Sam Gosling snoops for a living. On Day 3 of THiNK 2013 Gosling, a Professor of Psychology at the University of Austin,Â revealed what our spaces tell us about our personality and aspirations in a presentation titled, ‘Your Personal Sherlock: What Your Spaces Say About You’.
His sharp sense of humour and unassuming nature had the crowd eager to engage with his questions. He observed that the psychology of space is a manifestation of our identity claims – a statement we make to others about our values, goals etc. We send signals to people about ourselves through our personal environment, with the clothes we wear, the music we listen to, how we organize our office space and even the things we have on our phone. He added that “Most of time, people are happier and healthier when other people view us, the way we view ourselves.” Human beings have what he called “thought and feeling regulators”, whose goal is to make us feel a certain way based on how we change our environment.
He said there are two deliberate things we as individuals do to our space. “We leave behind ‘behavioural residue’ by engaging in all kinds of activity that leave a material trace in their wake.” These spaces are so informative of people that it doesn’t just reveal one particular trait of the person but an aggregation of their behaviour. And the other thing is based on appearance – how we form opinions of others based on their appearance.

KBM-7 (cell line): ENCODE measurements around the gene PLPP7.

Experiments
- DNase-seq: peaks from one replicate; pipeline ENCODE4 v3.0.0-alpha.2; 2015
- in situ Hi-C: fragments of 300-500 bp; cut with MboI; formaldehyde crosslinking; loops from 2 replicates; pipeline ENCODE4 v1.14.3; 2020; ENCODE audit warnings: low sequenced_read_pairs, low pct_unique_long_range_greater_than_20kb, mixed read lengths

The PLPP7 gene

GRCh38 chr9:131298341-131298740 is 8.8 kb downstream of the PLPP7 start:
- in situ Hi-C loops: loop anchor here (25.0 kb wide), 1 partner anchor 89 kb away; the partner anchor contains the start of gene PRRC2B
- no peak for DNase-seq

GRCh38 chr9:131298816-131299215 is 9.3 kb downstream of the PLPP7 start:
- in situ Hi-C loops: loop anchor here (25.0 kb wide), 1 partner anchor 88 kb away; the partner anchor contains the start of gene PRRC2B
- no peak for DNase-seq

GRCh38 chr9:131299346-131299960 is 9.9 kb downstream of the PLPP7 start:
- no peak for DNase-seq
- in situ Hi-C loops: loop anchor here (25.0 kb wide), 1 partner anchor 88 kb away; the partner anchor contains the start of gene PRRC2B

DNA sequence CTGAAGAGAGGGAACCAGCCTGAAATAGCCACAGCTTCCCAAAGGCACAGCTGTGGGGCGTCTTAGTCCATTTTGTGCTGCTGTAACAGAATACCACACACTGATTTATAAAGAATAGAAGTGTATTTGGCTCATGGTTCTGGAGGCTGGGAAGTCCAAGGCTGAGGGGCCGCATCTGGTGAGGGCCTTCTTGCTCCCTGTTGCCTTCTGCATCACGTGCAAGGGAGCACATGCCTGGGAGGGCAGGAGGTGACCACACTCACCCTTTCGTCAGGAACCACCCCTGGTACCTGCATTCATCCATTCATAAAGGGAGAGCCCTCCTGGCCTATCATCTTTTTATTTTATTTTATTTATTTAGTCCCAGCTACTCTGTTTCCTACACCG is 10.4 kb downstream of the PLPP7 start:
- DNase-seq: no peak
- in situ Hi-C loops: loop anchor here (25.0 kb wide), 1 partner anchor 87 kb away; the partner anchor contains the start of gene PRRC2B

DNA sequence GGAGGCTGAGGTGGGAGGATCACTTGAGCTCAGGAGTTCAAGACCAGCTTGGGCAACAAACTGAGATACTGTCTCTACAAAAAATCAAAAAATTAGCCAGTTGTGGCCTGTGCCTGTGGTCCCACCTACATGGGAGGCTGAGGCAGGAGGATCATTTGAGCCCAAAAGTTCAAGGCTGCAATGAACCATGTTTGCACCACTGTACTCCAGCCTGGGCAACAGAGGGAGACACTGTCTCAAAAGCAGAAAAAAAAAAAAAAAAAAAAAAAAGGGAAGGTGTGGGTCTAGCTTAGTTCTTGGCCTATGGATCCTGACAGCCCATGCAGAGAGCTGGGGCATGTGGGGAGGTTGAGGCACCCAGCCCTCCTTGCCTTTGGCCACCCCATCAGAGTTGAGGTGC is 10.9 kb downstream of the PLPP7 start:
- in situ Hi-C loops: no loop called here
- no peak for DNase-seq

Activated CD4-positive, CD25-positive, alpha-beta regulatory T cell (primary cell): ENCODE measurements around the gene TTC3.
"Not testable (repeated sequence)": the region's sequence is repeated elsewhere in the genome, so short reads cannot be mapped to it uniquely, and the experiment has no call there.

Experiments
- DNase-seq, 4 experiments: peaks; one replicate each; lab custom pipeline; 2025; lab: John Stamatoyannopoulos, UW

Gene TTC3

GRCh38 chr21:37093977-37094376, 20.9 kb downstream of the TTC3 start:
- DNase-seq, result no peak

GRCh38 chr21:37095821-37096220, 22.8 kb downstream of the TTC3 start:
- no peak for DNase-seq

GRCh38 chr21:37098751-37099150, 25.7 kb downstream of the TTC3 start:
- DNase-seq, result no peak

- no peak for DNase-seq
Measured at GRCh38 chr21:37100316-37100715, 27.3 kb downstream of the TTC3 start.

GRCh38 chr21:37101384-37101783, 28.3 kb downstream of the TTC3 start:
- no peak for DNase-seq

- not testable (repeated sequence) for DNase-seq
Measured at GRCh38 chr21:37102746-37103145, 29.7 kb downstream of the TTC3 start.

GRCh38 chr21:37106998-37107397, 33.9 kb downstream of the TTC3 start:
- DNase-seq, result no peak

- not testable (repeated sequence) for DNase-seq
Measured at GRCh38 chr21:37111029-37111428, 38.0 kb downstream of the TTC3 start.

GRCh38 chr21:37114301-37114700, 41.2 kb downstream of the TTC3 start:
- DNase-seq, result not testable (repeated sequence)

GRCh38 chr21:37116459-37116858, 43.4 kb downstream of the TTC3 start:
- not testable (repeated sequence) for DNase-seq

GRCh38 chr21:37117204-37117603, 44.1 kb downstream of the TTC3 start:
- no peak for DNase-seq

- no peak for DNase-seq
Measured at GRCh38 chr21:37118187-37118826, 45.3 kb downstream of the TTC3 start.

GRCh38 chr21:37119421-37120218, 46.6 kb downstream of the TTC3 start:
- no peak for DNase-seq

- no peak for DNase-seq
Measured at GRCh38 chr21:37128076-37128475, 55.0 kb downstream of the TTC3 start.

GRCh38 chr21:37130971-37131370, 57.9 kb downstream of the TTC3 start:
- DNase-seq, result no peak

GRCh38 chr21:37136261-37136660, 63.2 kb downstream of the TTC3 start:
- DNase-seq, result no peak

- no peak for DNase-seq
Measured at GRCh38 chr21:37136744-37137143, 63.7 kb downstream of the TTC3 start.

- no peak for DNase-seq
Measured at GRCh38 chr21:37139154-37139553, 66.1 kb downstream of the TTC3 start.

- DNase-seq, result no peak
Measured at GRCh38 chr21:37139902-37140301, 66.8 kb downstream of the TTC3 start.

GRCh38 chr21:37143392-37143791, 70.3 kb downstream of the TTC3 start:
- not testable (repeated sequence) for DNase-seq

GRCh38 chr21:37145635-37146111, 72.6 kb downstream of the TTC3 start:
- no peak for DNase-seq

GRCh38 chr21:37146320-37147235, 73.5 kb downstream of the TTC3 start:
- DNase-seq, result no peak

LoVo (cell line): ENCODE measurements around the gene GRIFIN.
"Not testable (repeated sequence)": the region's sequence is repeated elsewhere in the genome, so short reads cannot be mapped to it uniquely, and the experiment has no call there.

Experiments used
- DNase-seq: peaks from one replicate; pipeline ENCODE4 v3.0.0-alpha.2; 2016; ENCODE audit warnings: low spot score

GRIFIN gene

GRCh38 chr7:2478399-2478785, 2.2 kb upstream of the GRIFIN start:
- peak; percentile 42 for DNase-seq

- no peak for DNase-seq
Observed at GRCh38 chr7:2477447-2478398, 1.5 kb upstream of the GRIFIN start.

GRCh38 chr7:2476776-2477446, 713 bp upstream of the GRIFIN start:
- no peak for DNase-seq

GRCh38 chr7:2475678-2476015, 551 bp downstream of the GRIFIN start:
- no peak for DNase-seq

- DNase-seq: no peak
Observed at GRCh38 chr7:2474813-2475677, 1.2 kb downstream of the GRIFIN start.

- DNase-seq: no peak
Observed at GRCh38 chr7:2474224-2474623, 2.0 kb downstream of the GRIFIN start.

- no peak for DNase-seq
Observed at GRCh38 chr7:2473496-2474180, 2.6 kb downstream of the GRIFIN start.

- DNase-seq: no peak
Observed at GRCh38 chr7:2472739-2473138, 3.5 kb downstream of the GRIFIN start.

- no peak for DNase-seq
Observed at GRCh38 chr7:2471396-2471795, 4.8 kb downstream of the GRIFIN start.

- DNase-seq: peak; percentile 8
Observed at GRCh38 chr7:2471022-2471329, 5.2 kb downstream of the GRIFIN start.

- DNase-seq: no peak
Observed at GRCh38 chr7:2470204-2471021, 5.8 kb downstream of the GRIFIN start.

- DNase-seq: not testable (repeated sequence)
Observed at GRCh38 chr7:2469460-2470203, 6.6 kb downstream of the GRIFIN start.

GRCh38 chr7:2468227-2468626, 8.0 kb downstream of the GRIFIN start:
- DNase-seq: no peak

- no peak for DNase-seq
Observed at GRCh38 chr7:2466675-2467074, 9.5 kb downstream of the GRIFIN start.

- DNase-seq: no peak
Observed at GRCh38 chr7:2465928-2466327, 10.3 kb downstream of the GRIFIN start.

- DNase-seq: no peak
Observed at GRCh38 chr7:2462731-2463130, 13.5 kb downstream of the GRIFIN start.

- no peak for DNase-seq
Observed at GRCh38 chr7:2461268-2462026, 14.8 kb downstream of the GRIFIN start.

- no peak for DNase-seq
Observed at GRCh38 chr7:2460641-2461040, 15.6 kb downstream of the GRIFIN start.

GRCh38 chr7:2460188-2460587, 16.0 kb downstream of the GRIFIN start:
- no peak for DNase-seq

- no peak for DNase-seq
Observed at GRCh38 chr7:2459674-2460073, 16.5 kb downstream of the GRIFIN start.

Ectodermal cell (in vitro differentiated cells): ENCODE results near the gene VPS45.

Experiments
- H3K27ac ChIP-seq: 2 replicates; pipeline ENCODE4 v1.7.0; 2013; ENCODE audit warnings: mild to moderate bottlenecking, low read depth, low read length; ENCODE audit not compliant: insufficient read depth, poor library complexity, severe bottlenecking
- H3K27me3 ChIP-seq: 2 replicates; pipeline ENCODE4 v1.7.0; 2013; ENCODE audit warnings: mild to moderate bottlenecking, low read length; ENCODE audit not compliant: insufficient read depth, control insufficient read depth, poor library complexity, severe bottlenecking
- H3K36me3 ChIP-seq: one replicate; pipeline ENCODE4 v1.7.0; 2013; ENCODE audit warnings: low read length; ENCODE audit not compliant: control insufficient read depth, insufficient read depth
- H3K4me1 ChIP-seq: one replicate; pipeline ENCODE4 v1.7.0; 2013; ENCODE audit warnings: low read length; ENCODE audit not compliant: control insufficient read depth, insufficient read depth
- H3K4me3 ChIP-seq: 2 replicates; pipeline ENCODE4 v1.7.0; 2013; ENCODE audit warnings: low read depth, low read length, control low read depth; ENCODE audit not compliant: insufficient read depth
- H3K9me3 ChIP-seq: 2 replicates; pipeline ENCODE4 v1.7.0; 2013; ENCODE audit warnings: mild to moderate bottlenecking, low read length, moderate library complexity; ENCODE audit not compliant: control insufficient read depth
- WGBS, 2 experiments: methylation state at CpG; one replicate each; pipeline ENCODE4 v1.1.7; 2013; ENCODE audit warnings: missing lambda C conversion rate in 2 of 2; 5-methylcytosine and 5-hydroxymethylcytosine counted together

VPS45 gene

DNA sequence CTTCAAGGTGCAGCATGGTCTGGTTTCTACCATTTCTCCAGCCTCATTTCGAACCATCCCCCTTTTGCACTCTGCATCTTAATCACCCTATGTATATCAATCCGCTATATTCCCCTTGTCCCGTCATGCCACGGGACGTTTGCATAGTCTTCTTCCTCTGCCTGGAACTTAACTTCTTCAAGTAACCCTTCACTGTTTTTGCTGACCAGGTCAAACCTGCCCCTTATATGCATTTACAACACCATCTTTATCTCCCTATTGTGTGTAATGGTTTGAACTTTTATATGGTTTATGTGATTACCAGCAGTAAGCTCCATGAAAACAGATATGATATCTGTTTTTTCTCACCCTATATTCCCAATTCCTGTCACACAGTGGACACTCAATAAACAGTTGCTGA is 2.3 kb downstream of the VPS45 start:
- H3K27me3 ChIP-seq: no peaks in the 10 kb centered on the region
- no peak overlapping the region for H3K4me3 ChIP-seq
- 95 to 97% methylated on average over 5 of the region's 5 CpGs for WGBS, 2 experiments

Gosling claimed that we can accurately judge a person’s behaviour by looking at the following five indices: Openness, Conscientiousness, Extroversion, Agreeableness and Neuroticism. Gosling and his team had conducted several studies on people’s spaces ranging from student dorm rooms to looking at people’s spaces on their personal social networking accounts.
He probed the audience by asking them to think about two questions. Whether what people display about themselves on social media is an accurate assessment of themselves or, if they are displaying what they ideally want to be?
Gosling said he believed, “The spaces that we take are not random, but psychological. It says something about you. You want to be around people like you.”
By Donna Mathew